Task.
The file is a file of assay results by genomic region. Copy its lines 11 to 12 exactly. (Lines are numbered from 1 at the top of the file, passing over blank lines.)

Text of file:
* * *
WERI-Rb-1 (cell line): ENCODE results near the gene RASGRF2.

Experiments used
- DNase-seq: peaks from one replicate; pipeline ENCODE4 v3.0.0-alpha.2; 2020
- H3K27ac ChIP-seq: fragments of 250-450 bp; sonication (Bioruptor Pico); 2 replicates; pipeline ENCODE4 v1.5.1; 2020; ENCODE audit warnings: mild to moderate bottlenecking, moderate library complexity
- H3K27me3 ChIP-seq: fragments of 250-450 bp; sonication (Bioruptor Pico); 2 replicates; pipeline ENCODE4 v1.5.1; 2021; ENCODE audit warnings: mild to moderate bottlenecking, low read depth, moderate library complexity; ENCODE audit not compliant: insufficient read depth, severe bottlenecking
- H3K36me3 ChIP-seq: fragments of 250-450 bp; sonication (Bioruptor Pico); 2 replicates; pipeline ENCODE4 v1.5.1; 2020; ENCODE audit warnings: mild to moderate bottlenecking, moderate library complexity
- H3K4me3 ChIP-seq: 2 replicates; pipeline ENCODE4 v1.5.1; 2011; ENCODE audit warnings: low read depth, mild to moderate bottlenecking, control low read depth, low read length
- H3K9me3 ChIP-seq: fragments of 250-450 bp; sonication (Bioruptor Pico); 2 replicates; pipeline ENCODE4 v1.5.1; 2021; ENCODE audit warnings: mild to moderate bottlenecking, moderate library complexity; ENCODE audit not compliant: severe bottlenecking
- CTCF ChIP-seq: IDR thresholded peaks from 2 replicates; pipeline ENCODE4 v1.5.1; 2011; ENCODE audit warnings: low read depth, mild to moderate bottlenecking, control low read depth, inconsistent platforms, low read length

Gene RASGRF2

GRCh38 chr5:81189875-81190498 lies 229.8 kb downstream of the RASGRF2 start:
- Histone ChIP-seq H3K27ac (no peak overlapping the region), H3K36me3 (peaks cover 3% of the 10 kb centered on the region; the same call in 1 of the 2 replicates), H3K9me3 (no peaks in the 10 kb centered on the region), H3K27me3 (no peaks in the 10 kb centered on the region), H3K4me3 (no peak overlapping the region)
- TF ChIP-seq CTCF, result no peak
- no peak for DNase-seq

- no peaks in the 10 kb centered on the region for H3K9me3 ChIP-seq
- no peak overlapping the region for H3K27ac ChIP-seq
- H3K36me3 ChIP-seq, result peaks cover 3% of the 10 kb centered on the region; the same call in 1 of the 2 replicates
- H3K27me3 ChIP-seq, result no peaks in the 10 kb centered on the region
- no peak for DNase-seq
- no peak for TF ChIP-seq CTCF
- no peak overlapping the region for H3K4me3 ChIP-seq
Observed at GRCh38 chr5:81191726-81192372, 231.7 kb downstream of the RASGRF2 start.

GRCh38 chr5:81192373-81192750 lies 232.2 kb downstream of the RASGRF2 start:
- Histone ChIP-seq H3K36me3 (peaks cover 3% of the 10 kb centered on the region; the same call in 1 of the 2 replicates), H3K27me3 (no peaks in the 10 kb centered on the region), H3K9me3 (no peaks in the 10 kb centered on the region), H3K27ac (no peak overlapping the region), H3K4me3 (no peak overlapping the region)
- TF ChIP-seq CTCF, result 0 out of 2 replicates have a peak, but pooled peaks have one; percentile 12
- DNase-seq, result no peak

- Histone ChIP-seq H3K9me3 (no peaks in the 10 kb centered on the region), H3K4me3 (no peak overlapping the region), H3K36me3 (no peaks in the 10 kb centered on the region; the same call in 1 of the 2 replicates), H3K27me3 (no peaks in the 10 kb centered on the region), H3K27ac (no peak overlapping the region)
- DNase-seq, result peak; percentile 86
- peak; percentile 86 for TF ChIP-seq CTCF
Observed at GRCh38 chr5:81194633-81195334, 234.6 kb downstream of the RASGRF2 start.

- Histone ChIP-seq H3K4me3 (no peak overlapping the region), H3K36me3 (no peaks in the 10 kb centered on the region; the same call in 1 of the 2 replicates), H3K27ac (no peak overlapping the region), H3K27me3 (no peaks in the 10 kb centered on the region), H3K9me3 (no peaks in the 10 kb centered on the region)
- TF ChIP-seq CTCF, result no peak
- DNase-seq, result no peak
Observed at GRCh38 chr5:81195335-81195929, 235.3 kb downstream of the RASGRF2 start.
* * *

GRCh38 chr5:81189875-81190498 lies 229.8 kb downstream of the RASGRF2 start:
- Histone ChIP-seq H3K27ac (no peak overlapping the region), H3K36me3 (peaks cover 3% of the 10 kb centered on the region; the same call in 1 of the 2 replicates), H3K9me3 (no peaks in the 10 kb centered on the region), H3K27me3 (no peaks in the 10 kb centered on the region), H3K4me3 (no peak overlapping the region)